August 2, 2018

VUCA Architecture and Engineering

BY :     August 2, 2018

Historically, technology solutions and systems were designed and built to last. I remember my first project after graduating, where we designed and built a system to last unchanged for 25 years. One of the key points were to have engineers calculate the amount of necessary spare parts for the servers needed to be procured and stored to be able to run the servers for 25 years. It is doable!

An even more impressive quest was the space shuttles. First put into operation in 1981 and taken out in 2011. That is 30 years of operation on basically the same hardware. And remember to add the time it took to design, build and test the shuttles!

In fact, the entire methodology for designing and building software was oriented toward getting all requirements defined, specified, and agreed to. The worth of the solutions and systems were oftentimes judged on how well they endured and how little they changed. Further, “change” was an exception, an event that would occur from time to time that had to be planned, managed, priced, tested, scheduled, etc. Not only is this far from the paradigm or principles of today’s business technologies. It is also in contrast to the environment in which today’s solutions, systems, and platforms are built is characterized by just the opposite set of attributes.

Volatility, Uncertainty, Complexity, Ambiguity (VUCA) = Chaos? - Image with Creative Commons from Gnome icon artists, Mark Skipper, fdecomite, mikkelbg

Image source – with Creative Commons from Gnome icon artists, Mark Skipper, fdecomite, mikkelbg

The environments in which enterprises operate today and in the foreseeable future, are highly volatile, uncertain, complex, and ambiguous. In short, VUCA. How do we expect our business technology response to this to be stable, certain, definitive, predictable, or lasting? Perhaps counter-intuitive, but the approach to solutions, systems, and platforms will be: Build to change, to evolve, to adapt, to respond, etc. And to do so with speed, agility, security, and certainty. I suggest an approach to architecture and software engineering that is aligned to and coherent with a VUCA business environment and a time of intense and rapid emerging technology introductions, innovations and discontinuities.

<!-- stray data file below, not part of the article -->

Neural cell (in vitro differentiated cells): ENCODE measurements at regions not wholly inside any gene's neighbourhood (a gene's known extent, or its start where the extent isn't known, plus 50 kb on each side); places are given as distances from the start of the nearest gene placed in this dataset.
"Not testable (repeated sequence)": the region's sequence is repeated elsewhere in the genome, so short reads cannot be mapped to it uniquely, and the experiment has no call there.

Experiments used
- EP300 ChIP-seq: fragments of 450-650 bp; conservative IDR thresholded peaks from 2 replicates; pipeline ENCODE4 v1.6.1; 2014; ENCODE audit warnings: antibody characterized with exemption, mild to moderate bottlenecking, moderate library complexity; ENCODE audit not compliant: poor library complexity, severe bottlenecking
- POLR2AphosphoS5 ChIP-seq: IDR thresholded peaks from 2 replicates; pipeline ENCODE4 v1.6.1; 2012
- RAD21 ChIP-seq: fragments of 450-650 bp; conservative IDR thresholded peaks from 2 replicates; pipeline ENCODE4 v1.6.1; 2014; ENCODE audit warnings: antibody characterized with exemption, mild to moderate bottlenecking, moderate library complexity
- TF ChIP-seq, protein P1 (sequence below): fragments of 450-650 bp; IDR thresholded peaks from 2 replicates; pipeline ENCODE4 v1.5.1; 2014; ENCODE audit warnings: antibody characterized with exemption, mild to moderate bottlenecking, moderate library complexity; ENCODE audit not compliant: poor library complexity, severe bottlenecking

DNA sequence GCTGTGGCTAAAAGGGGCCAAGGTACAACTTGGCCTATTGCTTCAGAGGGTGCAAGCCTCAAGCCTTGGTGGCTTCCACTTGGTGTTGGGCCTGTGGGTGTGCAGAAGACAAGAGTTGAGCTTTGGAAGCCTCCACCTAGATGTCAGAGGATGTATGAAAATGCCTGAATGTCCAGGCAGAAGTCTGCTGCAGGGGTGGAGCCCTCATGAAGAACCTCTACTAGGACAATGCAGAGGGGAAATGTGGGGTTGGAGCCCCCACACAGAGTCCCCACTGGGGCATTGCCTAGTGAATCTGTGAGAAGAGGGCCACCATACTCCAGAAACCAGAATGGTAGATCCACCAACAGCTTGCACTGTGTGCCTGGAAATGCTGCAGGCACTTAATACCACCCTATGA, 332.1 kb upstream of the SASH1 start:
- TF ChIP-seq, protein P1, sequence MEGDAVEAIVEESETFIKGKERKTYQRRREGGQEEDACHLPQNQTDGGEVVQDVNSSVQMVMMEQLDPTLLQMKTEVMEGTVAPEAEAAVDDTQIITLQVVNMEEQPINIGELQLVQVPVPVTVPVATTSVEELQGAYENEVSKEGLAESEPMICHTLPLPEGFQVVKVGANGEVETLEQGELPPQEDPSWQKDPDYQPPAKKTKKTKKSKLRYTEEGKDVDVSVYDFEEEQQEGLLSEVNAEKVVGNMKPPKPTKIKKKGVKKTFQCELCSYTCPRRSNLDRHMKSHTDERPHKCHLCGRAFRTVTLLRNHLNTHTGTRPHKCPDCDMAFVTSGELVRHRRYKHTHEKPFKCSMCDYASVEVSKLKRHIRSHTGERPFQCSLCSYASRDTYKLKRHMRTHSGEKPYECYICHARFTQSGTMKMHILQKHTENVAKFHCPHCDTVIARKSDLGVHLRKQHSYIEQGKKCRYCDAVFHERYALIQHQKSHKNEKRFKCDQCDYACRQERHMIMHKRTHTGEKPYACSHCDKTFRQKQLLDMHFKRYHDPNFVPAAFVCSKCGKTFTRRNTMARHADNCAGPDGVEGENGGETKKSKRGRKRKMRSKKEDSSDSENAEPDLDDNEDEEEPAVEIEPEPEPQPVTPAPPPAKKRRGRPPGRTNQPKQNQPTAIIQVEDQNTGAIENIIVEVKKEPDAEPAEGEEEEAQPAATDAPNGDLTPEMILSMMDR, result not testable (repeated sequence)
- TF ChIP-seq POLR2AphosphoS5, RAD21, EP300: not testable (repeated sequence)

New competencies

The ability to architect for change and to engineer for continuous adaptation, new requirements, efficient integration, and frequent releases will become a new core competency. It will drive the enterprise closer to a software-company operating mentality. And it will provide the kind of speed and agility needed to survive in today’s competitive business landscape.

Certainly, techniques including open- and inner-source development and DevOps are quite relevant here. Utilizing public cloud technology is a must – probably PaaS and SaaS – for heavily regulated or very large companies private cloud could also be used.

New techniques and technologies are not enough though. You also need to view things differently e.g. tackle complexity not by subdividing but looking at a bigger picture.

Changing the organization

And do not forget organizational change management when making such profound paradigm shifts. You need to ensure that you have your employees backing the change – and not least all layers of management.

All of this are particularly relevant to ensure that the overall transformation of the IT function and capabilities within the enterprise progresses and even accelerates. IT governance, leadership, talent, process, work environment, tools, methods, automation, and technologies, to name a few, are prerequisites for creating the necessary operating conditions in which VUCA architecture and software engineering can take root, can deliver, and can be sustained.

Erik Haahr

About

Erik Haahr has been a Managing Consultant at Capgemini Sogeti Denmark since 2015. In this role, he is improving local service offering descriptions, participating in pre-sales activities, mentoring graduates, and consulting with customers.

More on Erik Haahr.

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    *Opinions expressed on this blog reflect the writer’s views and not the position of the Sogeti Group